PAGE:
Delta Sigma Theta Sorority Inc. and Pinky Promise presents sixth annual Black Girls Rock award show


Tori Love, junior majoring in Athletic Training, presented a spoken word poem titled 'Dear Black Women' at the Black Girls Rocks Award Ceremony. 

The Black community of Central Michigan University gathered at the Black Girls Rock (BGR) Award Show to award Black women who make a difference on campus as leaders.  

The Delta Sigma Theta Sorority Inc. and Pinky Promise presented the show with the theme of Black Women as Goddesses. Presenters compared Black women to goddesses who are set to accomplish great things at a predominantly white institution (PWI). 

The BGR Award ceremony showcased Black women on campus who were nominated by supporters for being emerging leaders, scholars, and more. The link used to vote displayed each category and voters had to input the name of one person in each category who they felt matched the description the best. 

The top four people in each category gained the opportunity to become nominees. Their names, major, and written description of why they should be chosen to win is displayed on the BlackGirlsRockAwardShowCMU Instagram page. 

The Following Awards, including winners and nominees are presented below. The winners are in bold:

The Athena Award for Emerging Leader:

  • Aaliyah Howard, Sophomore, majoring in Sociology
  •  Tatiana Mason, Sophomore, double majoring in Broadcasting and Cinematic Arts and Theatre Interpretation
  • Makayla Osborn, Junior, majoring in Cultural Global Studies and Teaching Birth
  • Camila Watkins, Sophomore, majoring in Broadcasting and Cinematic Arts

Charis Award for Creative Expression:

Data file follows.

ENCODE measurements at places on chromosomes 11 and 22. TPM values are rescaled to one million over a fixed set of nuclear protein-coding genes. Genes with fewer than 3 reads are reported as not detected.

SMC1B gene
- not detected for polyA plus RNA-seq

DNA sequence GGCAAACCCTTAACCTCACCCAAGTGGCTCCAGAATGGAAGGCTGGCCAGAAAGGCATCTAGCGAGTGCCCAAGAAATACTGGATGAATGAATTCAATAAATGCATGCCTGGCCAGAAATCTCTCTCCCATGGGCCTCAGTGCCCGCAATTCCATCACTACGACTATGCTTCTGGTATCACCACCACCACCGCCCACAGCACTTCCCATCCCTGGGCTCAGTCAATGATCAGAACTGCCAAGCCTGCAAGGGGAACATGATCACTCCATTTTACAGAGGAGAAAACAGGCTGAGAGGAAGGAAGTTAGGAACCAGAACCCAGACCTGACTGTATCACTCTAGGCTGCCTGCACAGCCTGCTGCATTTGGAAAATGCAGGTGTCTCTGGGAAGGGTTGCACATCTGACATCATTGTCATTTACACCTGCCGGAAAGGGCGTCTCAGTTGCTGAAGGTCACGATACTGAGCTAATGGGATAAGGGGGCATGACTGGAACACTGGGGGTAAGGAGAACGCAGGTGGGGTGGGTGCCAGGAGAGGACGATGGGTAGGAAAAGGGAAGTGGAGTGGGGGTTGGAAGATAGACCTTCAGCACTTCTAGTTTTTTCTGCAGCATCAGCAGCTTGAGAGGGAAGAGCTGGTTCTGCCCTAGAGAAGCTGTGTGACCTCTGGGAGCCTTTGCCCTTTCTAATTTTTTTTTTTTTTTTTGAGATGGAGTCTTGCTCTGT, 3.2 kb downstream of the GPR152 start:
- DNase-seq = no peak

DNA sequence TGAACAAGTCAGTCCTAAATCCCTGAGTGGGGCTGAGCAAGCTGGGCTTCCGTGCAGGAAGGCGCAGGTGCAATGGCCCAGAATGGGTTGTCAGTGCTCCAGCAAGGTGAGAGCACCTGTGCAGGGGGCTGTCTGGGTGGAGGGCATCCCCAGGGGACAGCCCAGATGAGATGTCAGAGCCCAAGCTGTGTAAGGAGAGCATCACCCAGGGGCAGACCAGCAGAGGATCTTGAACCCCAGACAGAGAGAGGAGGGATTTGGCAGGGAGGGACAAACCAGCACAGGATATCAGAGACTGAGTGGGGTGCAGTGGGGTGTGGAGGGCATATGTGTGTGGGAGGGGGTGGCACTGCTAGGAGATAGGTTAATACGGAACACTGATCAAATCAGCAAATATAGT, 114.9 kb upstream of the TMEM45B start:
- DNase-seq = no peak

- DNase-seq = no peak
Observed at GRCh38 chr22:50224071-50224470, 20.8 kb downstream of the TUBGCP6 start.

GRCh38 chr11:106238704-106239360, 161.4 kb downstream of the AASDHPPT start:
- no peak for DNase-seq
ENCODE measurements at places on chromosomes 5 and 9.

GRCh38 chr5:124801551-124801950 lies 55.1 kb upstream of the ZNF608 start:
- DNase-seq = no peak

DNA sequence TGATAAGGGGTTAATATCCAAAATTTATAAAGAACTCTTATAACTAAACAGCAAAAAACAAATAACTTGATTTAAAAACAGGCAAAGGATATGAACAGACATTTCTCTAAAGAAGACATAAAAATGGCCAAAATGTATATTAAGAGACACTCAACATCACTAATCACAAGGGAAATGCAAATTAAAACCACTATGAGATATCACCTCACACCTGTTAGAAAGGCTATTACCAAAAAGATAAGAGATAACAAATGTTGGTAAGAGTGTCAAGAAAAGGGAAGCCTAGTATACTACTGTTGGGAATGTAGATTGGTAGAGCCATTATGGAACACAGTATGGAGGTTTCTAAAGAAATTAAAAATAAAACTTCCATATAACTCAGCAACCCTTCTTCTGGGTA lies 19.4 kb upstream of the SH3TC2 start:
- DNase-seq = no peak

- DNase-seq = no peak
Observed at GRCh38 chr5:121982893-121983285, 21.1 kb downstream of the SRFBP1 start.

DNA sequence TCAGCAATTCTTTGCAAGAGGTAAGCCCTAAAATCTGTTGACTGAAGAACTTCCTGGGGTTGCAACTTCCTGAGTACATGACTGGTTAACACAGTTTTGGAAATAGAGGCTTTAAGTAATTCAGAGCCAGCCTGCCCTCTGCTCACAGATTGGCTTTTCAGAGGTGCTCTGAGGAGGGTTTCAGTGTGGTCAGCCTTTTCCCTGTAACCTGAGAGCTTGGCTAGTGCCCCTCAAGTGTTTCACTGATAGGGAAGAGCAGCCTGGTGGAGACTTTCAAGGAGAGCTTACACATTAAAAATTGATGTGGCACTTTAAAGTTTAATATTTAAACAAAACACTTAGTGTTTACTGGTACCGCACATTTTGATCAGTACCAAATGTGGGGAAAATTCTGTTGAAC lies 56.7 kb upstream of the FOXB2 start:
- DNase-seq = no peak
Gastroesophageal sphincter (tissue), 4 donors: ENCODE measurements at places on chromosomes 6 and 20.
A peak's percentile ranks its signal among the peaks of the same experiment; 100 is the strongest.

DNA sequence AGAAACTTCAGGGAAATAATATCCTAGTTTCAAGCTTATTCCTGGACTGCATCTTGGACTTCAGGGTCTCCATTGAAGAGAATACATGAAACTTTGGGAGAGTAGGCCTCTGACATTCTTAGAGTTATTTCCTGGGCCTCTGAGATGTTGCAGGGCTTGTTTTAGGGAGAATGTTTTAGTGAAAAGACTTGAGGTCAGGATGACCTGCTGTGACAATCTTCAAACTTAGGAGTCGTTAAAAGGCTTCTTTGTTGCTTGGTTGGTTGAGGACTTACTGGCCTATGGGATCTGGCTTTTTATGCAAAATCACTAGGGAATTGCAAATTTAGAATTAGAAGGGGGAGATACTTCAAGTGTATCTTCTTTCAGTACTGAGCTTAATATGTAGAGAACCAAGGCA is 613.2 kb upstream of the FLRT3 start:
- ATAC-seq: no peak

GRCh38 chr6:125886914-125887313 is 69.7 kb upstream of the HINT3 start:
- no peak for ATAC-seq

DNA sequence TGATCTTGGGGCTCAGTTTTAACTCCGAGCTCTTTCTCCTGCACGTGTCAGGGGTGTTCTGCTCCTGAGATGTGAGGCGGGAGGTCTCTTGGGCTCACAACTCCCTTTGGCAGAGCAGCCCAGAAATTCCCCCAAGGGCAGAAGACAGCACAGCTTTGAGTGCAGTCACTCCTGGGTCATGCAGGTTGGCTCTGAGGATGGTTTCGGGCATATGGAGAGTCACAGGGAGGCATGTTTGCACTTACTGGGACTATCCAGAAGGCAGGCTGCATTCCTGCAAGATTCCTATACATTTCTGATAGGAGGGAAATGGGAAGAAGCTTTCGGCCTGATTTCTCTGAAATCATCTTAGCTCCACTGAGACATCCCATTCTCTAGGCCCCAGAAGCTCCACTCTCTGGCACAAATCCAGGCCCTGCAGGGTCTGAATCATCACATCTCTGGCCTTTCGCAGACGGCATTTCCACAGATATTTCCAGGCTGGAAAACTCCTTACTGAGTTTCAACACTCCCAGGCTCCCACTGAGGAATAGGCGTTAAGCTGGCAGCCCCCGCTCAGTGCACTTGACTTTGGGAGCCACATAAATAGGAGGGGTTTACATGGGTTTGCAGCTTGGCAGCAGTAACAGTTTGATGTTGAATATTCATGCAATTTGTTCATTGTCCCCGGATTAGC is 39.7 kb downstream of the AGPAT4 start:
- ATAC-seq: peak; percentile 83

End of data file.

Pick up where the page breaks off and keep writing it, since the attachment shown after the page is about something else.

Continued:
• Isysess Davis, Sophomore, majoring in Theater and Interpretation
  • Morgan Hurley, Sophomore, majoring in Public Relations
  • Alayna Jones, Sophomore, majoring in Broadcasting and Cinematic Arts
  • Tatiana Mason, Sophomore, double majoring in Broadcasting and Cinematic Arts and Theatre Interpretation

Soteria Award for Humanitarian:

  • Jordyn Dean, Senior, majoring in Family Studies
  • Tiara Cherry, Sophomore, majoring in Applied Business Communications
  • Mya Morris, Senior, majoring in Psychology
  • Ku’Juana Quinn, Junior, majoring in Sociology

Sophrosyne Award for STEM:

  • Jada Grandy, Senior, majoring in Production Design Engineering Technology
  • Dasia Myles, Senior, double majoring in Neuroscience & Psychology
  • Clarisa Smith, Senior, majoring in Mechanical Engineering 
  • Destiny Taylor, Sophomore, majoring in Chemistry 

Scholar of the Year:

  • Mya Grant, Junior, majoring in Environmental Studies
  • Aaliyah Howard, Sophomore, majoring in Sociology
  • Riley Robinson, Junior, majoring in Graphic Design & Studio
  • Chelsea Wysinger, Senior, majoring in Psychology

Athlete of the Year:

  • Katelyn Claxton, Junior, majoring in Early Childhood Education
  • Jada Grandy, Senior, majoring in Product Design Engineering Technology
  • Sydney Harris, Freshman, majoring in Psychology
  • Kaitlynn Rush, Junior, majoring in Health Administration

Best Dressed:

  • Jada Gardener, Sophomore, majoring in Entrepreneurship
  • Mimi Mphoka, Junior, majoring in Nursing
  • Genesia Thompson, Senior, majoring in Sociology and Public and Non-Profit Administration

Businesswoman of the Year:

  • Tia Dowdell, Freshman, major is undecided